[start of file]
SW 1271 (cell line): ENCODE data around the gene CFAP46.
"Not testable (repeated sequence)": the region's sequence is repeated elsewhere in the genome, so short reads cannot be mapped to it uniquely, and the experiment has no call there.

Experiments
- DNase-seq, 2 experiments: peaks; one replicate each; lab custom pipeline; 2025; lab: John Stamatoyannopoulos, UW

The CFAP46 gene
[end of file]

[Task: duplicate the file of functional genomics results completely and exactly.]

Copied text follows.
SW 1271 (cell line): ENCODE data around the gene CFAP46.
"Not testable (repeated sequence)": the region's sequence is repeated elsewhere in the genome, so short reads cannot be mapped to it uniquely, and the experiment has no call there.

Experiments
- DNase-seq, 2 experiments: peaks; one replicate each; lab custom pipeline; 2025; lab: John Stamatoyannopoulos, UW

The CFAP46 gene